“Even the concept of ‘universities’ as traditional places of higher learning may have to radically change. Education is the key to the future, and those countries and organizations that are able to engage people at the point of their learning needs and reform their pedagogical models to align with a world where ‘post-secondary’ education will occur in numerous short iterative bursts in online community; these will succeed and be rewarded by the marketplace and employers.” —David A.H. Brown, executive director, Brown Governance Inc., a consulting business based in Toronto, Canada

“‘The future is here. It just isn't highly distributed yet’ is a quote by William Gibson. I would imagine the roll out of distance learning will be highly uneven—uneven among individuals, colleges, geography, class, and more. And no matter how progressive the technology, there is a social experience of higher education that will never be replaced by distance learning.” —Tim Olson, vice president for digital media and education at KQED, a public media company, including television, radio, and online programming; based in San Francisco, California

“I believe higher education must retain its in-person component. While students will continue to benefit from technology and its use on campus will be more pervasive, the underlying principles of college education will remain grounded in physical, not virtual, participation. Classes will change the least, given that many professors already use a variety of technology in the classroom. Other aspects of college will change more radically, from the trivial (apps that tell you how much time is remaining in your laundry's wash cycle) to the serious (ultra-wired building security and emergency alert systems).” —Eric Geller, social media director for TheForce.Net, a fan-run Star Wars website based in Washington, DC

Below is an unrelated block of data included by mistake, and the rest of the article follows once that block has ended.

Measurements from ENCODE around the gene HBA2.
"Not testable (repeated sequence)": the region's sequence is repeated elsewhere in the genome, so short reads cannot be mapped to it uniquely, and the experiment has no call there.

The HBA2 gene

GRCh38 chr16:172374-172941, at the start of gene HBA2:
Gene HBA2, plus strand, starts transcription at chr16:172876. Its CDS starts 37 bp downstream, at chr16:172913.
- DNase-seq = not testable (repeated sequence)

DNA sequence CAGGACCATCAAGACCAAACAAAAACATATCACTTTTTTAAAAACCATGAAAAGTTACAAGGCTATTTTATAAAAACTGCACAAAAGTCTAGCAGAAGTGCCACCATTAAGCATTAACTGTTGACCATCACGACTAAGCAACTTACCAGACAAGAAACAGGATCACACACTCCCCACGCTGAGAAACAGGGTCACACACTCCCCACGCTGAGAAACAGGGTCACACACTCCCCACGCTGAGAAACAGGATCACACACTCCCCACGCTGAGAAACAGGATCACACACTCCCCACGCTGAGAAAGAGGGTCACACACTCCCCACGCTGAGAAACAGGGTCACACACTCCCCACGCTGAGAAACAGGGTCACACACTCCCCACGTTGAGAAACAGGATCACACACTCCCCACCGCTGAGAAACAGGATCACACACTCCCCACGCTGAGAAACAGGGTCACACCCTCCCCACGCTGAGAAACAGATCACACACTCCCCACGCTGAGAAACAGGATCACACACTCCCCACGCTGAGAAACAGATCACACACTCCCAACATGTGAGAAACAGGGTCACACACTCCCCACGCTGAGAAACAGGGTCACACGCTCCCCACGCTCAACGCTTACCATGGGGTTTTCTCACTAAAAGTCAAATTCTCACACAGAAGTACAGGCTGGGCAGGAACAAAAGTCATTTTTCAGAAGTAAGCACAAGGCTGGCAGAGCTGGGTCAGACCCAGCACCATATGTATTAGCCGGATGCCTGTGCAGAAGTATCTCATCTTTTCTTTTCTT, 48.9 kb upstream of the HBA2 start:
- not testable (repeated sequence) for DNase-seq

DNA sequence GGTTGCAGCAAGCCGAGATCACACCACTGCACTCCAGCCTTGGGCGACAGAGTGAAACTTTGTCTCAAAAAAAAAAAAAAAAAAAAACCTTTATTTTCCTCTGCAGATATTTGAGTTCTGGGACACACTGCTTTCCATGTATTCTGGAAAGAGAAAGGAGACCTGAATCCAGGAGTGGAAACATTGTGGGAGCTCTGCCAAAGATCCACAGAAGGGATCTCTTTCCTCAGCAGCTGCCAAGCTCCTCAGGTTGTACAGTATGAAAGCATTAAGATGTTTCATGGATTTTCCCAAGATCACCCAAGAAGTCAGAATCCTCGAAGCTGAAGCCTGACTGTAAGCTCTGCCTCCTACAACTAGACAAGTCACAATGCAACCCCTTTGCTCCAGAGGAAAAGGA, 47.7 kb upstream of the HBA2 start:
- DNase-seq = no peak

“Academia moves very slowly, as most people working on a college or university campus can attest. While it's true that distance education is becoming more prevalent and will continue to do so, I doubt it will become more prevalent than traditional face-to-face courses. Many faculty members wouldn't be happy about such a change, and even many students prefer face-to-face courses. The very merits of completely online degrees are still under debate. Considering that the higher education system in America has changed very little over the past hundred years, I find it hard to believe that such a massive change to primarily online education is possible by 2020.” —Starr Hoffman, librarian for digital collections for the University of North Texas; based in Frisco, Texas

“There will be more hybrid learning, more individualized approaches, and more distance learning in 2020. However, I don't think those strategies will transform higher education by 2020—maybe in another few decades. Institutions take decades to change, not years. The weaknesses of traditional instruction have been apparent for a long time, yet finding solutions to those problems through technology is a chimera. Good education happens because good people are trying hard to educate people who want to learn, not because teachers use a device or don't use a device. Most of the push toward distance learning is because of its cheaper costs, not because of its superior learning outcomes.” —Cynthia Meyers, associate professor at the College of Mount Saint Vincent in Bronx, New York

“Higher education is on the road to change, but 2020 is much to soon to see the drastic changes projected in the second scenario, in my opinion. Many of the suggested technologies aren't mature enough for broad use, and limited university funds and departments/instructors/colleges that are slow to change for any number of reasons will stretch this timeline. I don't think teleconferencing and telepresence create an optimal learning environment—at least not in its current forms—because they are too anonymous. Being present in a classroom, seeing other students around you, listening to their responses and having to speak in that public setting all help students get more skin in the game. Sure, some students would rather not speak up, but that's part of what teachers should do: call on students, and get everyone more involved. There's room for a lot more technology in the classroom, but its goal should be to unify that group of students, get them onto the same page, and engage them in the same task. Technologies that easily allow distractions, even if that is simply an open window to a social networking site, are massive roadblocks to learning, whatever the student's physical setting may be.” —Nathan Swartzendruber, technology education at SWON Libraries Consortium; based in Cincinnati, Ohio